Mar 3, 2013

The Attack Begins

     From an Op Ed piece by Robert Ehrlich in the Baltimore Sun:
Those of you paying attention have noticed that the Obama administration is actually doing what it promised: transforming America into a gigantic welfare state. And there are plenty of takers willing to cash in on it and "get mine." Numbers don't lie. Forty percent of the population was on some form of public assistance when the president took office; today, that number stands at 55 percent. And fraud is rampant.
"Exhibit A" is the Social Security Disability Insurance program (SSDI), a classic Washington entitlement that chews up tax dollars while (often) negligently providing for unqualified beneficiaries, an increasing number of whom are wont to remain on the public dole for … well, forever if they don't get caught.
Make no mistake — rapid growth, lax standards and an increased cultural acceptance of long-term nanny state benefits has gotten SSDI into big fiscal trouble.
The 2012 Social Security trustees report shows that SSDI is on schedule to be exhausted as early as 2015, making it one of the first federal entitlement trust funds to go bust. Rapid expansion of the program has coincided with the tenure of the Obama administration.
     There will be a concerted attack on the Social Security disability programs this week. I hope it continues in this over the top partisan manner.

27 comments:

Anonymous said...

This attack has been ongoing for a couple of years. Nothing new here.

Anonymous said...

Why is any examination or review related to disability initial claims, appeals, or continuing disability investigations automatically considered an "attack" on disability programs by certain special interest groups? There are many factors to consider, not limited to demographics but also the impact of improvements in medical and mental health procedures and care, physical therapy, medications, etc. These can be objectively evaluated as to their impact on disability programs and a reasonable person would think that these types of improvements would also lead to a decline in disability or some positive impact. Also consider the many rehabilitation, work incentive, and reasonable accomodation efforts that exist to help the less abled remain self sufficient and not receive or receive disability payments for shorter periods. To what extent do all of these efforts and improvements on what existed in the past contribute to the numbers of those filing for and receiving disablity? Who would deny that abuse, fraud and misuse exist in the disability program and should be eliminated? A question exists on how economic factors contribute to the growth of the numbers of those filing for and receiving disability. Just because you are unemployed because of a poor economy or your lack of job skills or your refusal to take a lower paying or less desireable job or your desire to care of your family or any other personal reason does not justify disability payments. However, all things considered, have disability programs become another economic pressure relief valve designed to give money to some of those who would not qualify for any other welfare or social needs programs? Have we modified the definition of disabilty for some to mean what you receive from the government when time runs out for your unemployment check or when your children are no longer eligible for welfare? Or, can we not ask such questions or be subject to a personal attack?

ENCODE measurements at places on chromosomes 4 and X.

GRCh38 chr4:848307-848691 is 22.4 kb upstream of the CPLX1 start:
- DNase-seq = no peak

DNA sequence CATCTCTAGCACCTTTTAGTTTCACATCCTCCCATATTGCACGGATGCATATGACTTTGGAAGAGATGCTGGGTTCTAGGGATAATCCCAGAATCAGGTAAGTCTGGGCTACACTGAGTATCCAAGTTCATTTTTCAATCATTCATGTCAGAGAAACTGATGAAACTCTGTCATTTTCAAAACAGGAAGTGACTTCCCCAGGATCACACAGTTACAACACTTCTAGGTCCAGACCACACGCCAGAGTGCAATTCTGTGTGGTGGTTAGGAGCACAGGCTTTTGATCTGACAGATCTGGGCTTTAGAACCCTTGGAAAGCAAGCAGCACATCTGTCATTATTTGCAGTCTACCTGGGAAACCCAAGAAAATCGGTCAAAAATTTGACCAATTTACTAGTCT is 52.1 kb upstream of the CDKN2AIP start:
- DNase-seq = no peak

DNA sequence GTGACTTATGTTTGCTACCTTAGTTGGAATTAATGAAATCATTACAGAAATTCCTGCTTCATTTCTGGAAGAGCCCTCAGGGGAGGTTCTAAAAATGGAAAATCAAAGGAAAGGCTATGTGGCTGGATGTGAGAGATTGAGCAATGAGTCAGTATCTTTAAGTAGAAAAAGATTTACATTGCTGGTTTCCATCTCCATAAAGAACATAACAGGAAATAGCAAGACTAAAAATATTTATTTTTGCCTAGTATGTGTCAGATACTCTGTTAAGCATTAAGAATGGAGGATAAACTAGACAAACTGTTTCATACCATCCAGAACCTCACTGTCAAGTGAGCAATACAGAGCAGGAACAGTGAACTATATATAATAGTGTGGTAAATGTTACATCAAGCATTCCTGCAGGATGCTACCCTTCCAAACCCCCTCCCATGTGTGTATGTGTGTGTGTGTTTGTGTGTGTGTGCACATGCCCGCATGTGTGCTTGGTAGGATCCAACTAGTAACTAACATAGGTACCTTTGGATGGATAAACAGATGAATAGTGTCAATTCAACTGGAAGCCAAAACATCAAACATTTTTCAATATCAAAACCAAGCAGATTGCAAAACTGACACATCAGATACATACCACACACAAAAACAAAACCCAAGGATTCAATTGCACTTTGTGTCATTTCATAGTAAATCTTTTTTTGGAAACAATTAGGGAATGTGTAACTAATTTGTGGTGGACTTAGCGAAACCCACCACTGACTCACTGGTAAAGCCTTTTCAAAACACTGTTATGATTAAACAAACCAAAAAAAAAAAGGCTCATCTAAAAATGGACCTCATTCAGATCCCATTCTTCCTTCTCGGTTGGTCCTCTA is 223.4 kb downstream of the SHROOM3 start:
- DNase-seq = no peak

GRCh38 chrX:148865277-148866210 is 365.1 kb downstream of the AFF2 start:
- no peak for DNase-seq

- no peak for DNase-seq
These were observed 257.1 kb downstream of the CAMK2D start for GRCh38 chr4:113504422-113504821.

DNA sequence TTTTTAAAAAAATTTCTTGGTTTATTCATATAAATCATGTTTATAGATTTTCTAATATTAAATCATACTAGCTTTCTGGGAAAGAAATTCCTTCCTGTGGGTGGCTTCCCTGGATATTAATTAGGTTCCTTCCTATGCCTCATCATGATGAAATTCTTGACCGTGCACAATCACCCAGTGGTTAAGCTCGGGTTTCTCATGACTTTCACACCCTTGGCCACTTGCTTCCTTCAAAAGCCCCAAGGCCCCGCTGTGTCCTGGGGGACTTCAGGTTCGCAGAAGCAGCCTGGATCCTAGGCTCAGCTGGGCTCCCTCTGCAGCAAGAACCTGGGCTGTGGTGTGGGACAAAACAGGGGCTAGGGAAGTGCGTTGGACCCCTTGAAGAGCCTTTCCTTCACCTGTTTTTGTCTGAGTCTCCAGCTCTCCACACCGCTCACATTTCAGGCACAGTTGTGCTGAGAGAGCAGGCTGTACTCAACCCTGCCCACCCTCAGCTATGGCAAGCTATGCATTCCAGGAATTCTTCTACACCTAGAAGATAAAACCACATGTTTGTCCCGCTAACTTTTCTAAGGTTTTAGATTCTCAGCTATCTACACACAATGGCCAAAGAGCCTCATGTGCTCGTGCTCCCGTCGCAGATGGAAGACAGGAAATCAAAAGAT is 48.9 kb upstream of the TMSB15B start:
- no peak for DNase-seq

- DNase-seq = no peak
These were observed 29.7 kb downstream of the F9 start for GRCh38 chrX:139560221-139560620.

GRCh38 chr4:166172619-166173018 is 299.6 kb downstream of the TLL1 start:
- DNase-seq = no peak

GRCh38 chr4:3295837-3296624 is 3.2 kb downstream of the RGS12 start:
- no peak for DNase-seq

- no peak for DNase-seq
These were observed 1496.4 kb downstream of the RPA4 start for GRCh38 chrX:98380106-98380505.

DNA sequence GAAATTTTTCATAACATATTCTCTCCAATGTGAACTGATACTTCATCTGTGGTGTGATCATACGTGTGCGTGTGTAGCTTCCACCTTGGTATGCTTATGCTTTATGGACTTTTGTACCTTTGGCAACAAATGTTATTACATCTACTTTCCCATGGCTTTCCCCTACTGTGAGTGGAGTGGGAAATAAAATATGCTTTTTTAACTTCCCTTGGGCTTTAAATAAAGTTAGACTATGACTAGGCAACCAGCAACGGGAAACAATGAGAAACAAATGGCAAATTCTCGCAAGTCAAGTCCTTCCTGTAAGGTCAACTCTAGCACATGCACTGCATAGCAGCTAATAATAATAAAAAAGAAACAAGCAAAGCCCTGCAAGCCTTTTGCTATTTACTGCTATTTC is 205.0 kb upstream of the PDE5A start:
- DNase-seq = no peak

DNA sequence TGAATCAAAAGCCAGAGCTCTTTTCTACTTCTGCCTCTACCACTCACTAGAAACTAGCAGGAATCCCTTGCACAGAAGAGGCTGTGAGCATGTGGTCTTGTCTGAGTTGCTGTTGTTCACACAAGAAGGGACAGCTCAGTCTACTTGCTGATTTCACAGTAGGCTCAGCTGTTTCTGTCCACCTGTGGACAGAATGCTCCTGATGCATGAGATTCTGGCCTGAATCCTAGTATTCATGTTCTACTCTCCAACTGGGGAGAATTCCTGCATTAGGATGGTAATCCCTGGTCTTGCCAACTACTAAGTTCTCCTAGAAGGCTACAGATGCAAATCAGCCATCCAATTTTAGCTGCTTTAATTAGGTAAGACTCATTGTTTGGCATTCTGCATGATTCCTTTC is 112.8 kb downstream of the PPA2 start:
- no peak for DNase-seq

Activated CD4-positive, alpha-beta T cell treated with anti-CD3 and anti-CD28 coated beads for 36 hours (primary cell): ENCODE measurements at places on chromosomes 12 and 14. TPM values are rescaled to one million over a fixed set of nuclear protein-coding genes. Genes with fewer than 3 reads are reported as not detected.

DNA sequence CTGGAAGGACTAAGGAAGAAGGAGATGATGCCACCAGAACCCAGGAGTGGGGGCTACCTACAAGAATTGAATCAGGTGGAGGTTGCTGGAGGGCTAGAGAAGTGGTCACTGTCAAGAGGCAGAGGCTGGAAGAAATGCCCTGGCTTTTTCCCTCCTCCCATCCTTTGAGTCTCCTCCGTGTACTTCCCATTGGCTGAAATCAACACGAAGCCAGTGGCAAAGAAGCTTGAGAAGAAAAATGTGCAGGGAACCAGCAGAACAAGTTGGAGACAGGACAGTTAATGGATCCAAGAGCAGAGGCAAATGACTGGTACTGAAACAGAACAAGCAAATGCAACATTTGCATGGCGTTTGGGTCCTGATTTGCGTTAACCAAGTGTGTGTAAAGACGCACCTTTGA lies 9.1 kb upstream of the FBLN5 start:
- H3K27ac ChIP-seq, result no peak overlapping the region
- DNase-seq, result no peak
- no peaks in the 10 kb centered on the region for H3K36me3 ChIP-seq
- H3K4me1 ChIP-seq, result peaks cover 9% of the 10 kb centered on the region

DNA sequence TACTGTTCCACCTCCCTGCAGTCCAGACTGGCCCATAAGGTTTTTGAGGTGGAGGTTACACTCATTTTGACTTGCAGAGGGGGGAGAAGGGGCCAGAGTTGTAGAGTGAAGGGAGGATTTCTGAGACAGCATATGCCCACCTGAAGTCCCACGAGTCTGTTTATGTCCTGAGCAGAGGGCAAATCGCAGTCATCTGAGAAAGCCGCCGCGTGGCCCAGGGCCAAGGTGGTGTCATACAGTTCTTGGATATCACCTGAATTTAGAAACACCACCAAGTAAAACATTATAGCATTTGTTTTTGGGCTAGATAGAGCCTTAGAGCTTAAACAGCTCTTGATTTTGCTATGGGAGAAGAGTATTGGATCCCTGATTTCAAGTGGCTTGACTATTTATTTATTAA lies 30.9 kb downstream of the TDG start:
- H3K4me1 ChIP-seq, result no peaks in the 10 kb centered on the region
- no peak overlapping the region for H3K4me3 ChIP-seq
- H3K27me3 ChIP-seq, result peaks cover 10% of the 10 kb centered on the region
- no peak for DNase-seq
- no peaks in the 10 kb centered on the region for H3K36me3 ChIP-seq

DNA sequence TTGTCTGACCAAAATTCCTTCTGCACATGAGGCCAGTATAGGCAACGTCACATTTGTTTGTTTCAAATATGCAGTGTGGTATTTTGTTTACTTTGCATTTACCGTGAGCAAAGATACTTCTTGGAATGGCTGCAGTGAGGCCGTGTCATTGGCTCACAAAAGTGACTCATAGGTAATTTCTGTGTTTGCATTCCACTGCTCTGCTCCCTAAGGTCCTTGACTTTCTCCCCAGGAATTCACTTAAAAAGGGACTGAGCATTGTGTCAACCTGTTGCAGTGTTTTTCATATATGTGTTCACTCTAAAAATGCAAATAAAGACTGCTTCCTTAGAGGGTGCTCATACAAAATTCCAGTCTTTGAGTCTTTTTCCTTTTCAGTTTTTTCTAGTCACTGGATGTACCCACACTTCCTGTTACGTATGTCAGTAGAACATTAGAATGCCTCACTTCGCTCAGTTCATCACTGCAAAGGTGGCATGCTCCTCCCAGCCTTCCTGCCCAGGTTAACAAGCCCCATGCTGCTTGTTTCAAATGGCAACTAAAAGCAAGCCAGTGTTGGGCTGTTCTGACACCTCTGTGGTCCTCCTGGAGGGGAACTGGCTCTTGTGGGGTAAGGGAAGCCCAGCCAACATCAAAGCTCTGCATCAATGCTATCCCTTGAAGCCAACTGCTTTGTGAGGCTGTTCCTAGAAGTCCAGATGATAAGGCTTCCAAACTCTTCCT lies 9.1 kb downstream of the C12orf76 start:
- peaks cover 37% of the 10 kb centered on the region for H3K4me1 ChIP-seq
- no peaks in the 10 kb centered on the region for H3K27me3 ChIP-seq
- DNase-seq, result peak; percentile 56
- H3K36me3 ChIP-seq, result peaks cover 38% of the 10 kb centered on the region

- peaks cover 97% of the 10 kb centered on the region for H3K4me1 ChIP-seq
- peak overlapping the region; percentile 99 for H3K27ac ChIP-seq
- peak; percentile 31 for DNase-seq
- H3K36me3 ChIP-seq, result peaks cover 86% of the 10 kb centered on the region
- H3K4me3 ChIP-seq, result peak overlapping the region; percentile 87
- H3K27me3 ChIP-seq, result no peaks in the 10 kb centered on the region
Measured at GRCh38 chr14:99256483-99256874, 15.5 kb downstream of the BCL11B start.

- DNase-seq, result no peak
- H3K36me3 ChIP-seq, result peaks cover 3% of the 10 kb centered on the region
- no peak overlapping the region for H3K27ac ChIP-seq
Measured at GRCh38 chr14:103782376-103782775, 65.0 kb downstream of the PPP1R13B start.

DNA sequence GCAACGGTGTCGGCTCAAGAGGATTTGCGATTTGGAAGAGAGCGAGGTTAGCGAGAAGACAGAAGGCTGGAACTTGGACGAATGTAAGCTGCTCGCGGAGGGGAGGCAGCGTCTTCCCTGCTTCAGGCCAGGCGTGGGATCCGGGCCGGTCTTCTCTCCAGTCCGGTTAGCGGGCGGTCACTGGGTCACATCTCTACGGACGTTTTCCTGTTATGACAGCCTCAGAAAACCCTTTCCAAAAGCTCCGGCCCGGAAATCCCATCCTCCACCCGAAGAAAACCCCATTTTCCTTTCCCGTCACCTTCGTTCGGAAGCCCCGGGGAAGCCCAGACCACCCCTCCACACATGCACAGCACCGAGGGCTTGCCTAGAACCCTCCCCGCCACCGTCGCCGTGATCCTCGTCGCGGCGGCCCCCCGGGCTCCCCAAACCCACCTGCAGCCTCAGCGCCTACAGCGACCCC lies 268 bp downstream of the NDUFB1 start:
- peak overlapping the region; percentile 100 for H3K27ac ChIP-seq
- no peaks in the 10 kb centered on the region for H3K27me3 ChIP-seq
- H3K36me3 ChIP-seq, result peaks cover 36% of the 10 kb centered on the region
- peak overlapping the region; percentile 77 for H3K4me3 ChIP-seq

blacksheep777 said...

Just a stray thought: Could Food Stamps, rental subsidies, Medicaid, earned income credits, etc; be construed or considered as a subsidy for low wage EMPLOYERS that fail to pay a living wage?

Anonymous said...

Short answer to blacksheep777: No.

Long answer: You really do not want to understand any long answer.

Victor Bobier said...

To blacksheep777: To some yes, but then Repubs have had it in for anything Social Security since 1937 or 1939(I'm not sure of the exact date), so it's not surprising Repubs would go after programs that the working poor get instead of making a living wage law which would fix the problem, like raising the minimum wage to $10 an hour and indexing it to inflation, but Repubs say one thing about who it would hurt while the CBO says Repubs are full of crap... But then Repubs are the Party of the Rich CEOs, like the KOCH Brothers(David and Crane), Big Tobacco, Big AG, Big Oil, etc, etc...

Anonymous said...
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Anonymous said...

It's not just SSDI, although I see that particular example daily. The real problem is ANY program that gives people things with no consequence. This country has been changing for years and the re-election of Obama just solidified what most already thought, "times have changed, for the worse!"

The majority of people in this country, regardless of demographics are "takers". They want whatever they can get for free. Before I got a financially stable job, I worked multiple jobs to makes ends meet. I had a small child at home and my spouse wanted to stay home. We could have applied and qualified for all kinds of programs because I made $9.00 per hour at the time - I refused. I got extra jobs, worked way more than 40 hours per week and made it work. It was miserable for a while, but I had a family to care for and it wasn't the government's job.

Now before all the bleeding hearts try to crucify me, I understand situations are vastly different for everyone. I also agree there should be safety nets in place for extreme situations. Anyone can have serious misfortune occur in their like at any time and may need assistance.